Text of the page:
It’s been one month of having Brendan in the Brain Balance program! We had our official one month evaluation meeting last Friday. And I’ll tell you, I was a little nervous to hear his result so far. Not because we haven’t seen improvement, because we have for sure, but it’s also been a very tough first month. We’re in phase the program calls “The Valley.”
During our first consultation after deciding to start the program (see Part 1 of Brendan’s Brain Balance Journey) they told us about “the valley” phase that usually starts within a few weeks of starting the program.
“The Valley” is a time of regression that naturally occurs when the child starts to use the weaker side of his/her brain that hasn’t been exercised very much and now, all of a sudden, it’s being exercised every day. It wears them out mentally and emotionally!
With in the first week of exercises (twice a day, once before school and once before bed) and going to the center three times a week, I started noticing Brendan being tired and grumpy right after his sessions. He would want to go home and play with his friends, but in the first half an hour of playing, he’d be done (usually ending in some sort of emotional outburst). One day he actually said he wanted his friend to go home because he was tired.
By the end of his second week of the program, he started having trouble controlling his emotions in school, which he didn’t really have trouble with before. His teachers contacted me and asked if the program may be affecting his behavior and they were concerned about their “usually sweet Brendan” acting out in class. This was when it hit me that we had definitely entered “The Valley” stage.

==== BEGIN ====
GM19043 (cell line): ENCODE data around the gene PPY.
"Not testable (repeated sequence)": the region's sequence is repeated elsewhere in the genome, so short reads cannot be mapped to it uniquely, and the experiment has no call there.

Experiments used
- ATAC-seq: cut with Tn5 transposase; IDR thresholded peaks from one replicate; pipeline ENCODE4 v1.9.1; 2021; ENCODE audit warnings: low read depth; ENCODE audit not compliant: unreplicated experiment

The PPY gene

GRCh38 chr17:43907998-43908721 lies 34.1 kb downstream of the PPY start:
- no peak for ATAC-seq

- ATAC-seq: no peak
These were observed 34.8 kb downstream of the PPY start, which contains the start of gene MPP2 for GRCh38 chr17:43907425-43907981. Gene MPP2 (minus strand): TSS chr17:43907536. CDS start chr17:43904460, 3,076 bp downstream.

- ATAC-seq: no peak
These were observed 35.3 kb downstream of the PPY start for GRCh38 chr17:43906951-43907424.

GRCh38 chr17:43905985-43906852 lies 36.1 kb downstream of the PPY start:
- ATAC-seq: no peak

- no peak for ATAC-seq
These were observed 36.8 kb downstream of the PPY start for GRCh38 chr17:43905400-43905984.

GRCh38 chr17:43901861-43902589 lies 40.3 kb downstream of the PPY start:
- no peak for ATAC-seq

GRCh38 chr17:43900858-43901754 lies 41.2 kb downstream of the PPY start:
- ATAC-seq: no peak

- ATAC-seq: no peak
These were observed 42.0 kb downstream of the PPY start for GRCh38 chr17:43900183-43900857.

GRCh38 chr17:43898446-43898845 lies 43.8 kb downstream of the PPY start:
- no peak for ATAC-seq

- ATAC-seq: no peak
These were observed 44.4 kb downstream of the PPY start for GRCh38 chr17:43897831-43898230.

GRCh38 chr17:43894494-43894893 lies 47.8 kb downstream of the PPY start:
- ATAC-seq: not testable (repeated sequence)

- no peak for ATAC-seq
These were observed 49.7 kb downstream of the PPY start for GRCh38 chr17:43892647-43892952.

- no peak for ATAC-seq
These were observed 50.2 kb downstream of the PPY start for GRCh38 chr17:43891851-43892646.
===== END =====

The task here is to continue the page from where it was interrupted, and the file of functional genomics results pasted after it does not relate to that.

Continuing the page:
I asked the program director about how long kids are normally in “The Valley” stage and she said usually between 4 to 6 weeks. So we were definitely in the middle of it!
Even though Brendan has had a regression in controlling his behavior and emotions, we have also seen glimpses of progression peeking through here and there, which has been very encouraging!
Here are a few progressive changes we’ve noticed:
- better eye contact and more often
- talking more freely to others, like when adults address him, and even went up to one of my friends the other day and said hello to her! That was HUGE!
- sleeping more soundly and mostly through the night
- wetting bed a lot less
- was able to sit through sister’s entire chorus concert and wanted to go!
- seems to be picking up conversation better, like joking and sarcasm
- is expressing his feelings with more words
- seems to understand consequences better
Again, these are just a few and we’ve had to pick them out amongst the emotional outbursts he’s been having. He definitely has more frequent angry episodes that stem from being embarrassed by something or someone being “rude” to him, then it takes a long time for him to get over it.
“The Valley” is tough. There are so many changes going on that it is completely understandable, but emotionally draining for all involved.
Not only was Brendan’s schedule changing, but I was also following the program nutrition guide of changing over his diet. The first week we changed his breakfast and AM snack. The second week I included his lunch and afternoon snack and by the end of the month, he is now gluten free, dye free and sugar free. (He is mostly dairy free, but I’m waiting until this last week of school is over so I can fully regulate it).